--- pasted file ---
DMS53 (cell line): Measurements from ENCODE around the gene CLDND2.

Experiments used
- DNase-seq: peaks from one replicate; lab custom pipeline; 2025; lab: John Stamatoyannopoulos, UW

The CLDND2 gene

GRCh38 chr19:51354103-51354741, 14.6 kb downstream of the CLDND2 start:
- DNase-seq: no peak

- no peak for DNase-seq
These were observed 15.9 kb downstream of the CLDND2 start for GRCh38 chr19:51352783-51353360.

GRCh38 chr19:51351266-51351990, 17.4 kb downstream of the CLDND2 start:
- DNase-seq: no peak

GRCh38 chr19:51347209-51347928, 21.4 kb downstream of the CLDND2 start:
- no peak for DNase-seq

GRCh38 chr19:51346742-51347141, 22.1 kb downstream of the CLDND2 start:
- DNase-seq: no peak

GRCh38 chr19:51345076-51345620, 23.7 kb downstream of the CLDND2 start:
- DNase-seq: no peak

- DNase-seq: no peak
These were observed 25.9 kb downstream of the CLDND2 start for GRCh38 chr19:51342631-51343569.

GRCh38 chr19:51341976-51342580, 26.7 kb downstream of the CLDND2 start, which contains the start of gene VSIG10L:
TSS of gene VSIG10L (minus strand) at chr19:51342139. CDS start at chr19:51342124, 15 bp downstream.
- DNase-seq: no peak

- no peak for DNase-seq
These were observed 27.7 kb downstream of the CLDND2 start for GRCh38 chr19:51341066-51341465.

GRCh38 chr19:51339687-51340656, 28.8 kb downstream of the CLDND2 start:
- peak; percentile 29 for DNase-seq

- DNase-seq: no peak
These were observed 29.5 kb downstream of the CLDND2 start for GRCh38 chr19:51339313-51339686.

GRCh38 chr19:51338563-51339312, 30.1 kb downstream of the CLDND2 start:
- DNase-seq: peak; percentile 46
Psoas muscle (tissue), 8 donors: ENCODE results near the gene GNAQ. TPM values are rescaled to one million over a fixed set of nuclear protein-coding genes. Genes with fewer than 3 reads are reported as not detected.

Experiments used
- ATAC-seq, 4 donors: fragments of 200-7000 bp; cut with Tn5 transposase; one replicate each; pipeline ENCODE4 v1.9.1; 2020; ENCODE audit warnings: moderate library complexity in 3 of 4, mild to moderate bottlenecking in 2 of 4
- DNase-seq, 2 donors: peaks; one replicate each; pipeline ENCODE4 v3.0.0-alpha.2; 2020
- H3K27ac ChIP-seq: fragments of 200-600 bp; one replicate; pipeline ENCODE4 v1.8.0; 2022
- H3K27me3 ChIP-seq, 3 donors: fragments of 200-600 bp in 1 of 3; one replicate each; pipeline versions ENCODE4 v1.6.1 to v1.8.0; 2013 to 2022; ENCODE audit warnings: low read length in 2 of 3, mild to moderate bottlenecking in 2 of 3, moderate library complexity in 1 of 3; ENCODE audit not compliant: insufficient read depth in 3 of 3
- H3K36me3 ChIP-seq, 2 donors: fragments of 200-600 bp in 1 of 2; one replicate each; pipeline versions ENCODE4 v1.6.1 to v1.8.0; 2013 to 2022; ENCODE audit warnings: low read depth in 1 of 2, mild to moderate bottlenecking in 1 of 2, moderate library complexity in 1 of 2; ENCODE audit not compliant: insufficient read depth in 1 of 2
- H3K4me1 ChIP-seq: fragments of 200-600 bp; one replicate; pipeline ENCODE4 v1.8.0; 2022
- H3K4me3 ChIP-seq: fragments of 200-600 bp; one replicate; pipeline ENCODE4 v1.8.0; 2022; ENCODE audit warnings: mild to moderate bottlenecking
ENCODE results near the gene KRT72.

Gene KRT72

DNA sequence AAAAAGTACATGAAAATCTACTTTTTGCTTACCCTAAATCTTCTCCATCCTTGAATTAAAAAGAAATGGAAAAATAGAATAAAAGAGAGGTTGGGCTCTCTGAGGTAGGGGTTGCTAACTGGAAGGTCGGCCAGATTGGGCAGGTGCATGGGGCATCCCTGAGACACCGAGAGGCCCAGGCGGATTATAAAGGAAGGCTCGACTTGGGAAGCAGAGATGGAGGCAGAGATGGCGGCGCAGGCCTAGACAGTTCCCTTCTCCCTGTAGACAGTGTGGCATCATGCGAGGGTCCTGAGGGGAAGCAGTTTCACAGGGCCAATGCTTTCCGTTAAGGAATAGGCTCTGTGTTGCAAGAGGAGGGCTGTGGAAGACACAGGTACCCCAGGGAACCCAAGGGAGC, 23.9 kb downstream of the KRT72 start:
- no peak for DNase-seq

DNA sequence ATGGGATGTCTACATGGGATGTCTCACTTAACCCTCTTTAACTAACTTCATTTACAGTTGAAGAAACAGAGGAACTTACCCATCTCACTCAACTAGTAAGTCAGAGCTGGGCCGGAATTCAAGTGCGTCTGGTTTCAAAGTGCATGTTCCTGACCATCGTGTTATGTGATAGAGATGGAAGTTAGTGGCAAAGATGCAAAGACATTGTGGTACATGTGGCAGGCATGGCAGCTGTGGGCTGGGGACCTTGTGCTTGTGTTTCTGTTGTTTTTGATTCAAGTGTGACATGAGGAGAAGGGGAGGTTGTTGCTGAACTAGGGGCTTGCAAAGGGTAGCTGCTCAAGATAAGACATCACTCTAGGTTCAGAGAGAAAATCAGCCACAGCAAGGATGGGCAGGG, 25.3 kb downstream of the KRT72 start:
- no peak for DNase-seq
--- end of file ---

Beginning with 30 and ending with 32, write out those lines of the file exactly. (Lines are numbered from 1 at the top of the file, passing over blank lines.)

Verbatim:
Psoas muscle (tissue), 8 donors: ENCODE results near the gene GNAQ. TPM values are rescaled to one million over a fixed set of nuclear protein-coding genes. Genes with fewer than 3 reads are reported as not detected.

Experiments used
- ATAC-seq, 4 donors: fragments of 200-7000 bp; cut with Tn5 transposase; one replicate each; pipeline ENCODE4 v1.9.1; 2020; ENCODE audit warnings: moderate library complexity in 3 of 4, mild to moderate bottlenecking in 2 of 4